Buffalo Grass

Buffalo At A Glance

• warm-season grass with improved cold tolerance
• Prefers full sun
• suitable for southern and transition zones
• heat and drought-tolerant
• low water and maintenance requirements
• dense, traffic-tolerant growth
Additional Characteristics To Consider
As a wild plant, buffalo grass is an important range and pasture plant used by native and domestic grazers. It is a warm season grass that goes brown and dormant in fall when cold temperatures arrive and only awakens in spring as the air and soil warm up. Its busiest growing period is between May and September. 
The plant forms a fine turf with bluish green color 8 to 10 inches high. The blades are slightly curly and the flowers are both pistillate and staminate. Buffalo grass lawns are very well adapted to low moisture areas.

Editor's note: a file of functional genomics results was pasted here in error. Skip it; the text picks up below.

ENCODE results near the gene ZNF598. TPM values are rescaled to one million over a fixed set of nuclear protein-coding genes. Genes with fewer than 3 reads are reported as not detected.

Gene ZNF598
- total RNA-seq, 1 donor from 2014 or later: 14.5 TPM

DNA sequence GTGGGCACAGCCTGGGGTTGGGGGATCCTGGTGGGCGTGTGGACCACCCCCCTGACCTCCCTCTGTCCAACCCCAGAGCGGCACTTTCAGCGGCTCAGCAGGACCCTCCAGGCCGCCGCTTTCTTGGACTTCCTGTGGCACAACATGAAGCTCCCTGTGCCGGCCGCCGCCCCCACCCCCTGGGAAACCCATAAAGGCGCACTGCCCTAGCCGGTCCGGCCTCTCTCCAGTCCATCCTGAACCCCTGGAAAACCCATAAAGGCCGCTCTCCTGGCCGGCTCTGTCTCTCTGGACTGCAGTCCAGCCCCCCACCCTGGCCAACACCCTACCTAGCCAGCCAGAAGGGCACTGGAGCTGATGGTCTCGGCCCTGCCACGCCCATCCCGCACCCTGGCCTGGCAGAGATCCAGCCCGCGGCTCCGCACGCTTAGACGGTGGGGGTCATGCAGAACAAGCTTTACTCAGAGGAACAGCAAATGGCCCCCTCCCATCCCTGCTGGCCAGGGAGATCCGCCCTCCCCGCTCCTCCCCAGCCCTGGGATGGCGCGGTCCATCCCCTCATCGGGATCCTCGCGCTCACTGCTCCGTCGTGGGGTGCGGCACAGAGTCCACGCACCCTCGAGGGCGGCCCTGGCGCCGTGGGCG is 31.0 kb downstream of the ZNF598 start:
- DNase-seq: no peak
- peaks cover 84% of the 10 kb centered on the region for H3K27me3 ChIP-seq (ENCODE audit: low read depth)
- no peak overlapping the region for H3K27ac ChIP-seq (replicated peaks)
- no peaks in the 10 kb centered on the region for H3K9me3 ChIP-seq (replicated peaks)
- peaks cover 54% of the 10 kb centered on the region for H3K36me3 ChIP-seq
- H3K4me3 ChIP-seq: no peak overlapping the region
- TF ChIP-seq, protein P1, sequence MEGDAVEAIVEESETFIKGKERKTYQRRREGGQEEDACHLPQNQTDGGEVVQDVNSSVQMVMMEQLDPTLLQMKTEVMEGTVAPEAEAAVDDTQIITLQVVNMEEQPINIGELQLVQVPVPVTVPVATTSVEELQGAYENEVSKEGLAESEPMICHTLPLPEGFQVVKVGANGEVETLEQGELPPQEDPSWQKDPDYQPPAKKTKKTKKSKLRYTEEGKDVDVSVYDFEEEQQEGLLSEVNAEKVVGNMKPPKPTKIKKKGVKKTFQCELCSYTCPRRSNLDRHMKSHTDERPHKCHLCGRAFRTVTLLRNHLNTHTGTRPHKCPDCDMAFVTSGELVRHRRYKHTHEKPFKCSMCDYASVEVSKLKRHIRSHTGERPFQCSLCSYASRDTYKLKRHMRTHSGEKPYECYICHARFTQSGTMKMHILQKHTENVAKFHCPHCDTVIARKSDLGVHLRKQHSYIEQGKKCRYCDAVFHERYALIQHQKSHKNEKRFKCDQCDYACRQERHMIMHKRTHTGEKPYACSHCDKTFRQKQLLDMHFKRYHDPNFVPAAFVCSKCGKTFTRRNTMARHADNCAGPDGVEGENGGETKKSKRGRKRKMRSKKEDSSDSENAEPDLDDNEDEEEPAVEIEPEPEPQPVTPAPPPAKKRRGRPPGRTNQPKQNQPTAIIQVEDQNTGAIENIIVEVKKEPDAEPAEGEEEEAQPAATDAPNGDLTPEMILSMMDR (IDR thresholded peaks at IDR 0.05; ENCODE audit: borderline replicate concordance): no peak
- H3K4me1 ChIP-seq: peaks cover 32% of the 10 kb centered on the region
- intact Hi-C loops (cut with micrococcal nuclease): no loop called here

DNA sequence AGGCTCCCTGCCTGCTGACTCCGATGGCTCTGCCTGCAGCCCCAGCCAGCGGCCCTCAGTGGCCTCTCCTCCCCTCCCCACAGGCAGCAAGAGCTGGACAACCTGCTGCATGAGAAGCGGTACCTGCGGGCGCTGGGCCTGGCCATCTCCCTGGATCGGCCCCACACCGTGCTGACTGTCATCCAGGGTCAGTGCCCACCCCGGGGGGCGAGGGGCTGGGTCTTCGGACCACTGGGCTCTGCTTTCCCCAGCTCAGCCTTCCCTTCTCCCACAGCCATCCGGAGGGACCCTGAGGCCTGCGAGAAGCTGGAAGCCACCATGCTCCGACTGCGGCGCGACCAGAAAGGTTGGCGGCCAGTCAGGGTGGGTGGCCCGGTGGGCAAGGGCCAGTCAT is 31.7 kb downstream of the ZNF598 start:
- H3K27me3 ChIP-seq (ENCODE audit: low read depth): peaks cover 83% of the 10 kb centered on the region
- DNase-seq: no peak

Buffalo Grass Lawn Care
For warm-season grasses such as Buffalo, optimal times for standard month-by-month lawn projects are opposite those for cool-season lawns. Buffalo is best planted in spring after all threat of frost passes and the grass enters its time for optimal growth.
Buffalo is a low maintenance turf. Fertilize in spring with 1 pound of nitrogen per 1,000 square feet. Feed the turf again in June or July with the same rate. Water needs are minimal. The grass needs just a moderate amount of moisture per week. Mow once per week to a height of 2 to 3 inches for a healthy lawn. Because buffalo grass is not a thick turf, it tends to get weeds. Use a weed and feed at fertilizing time and hand weed when possible to remove competing pest plants.
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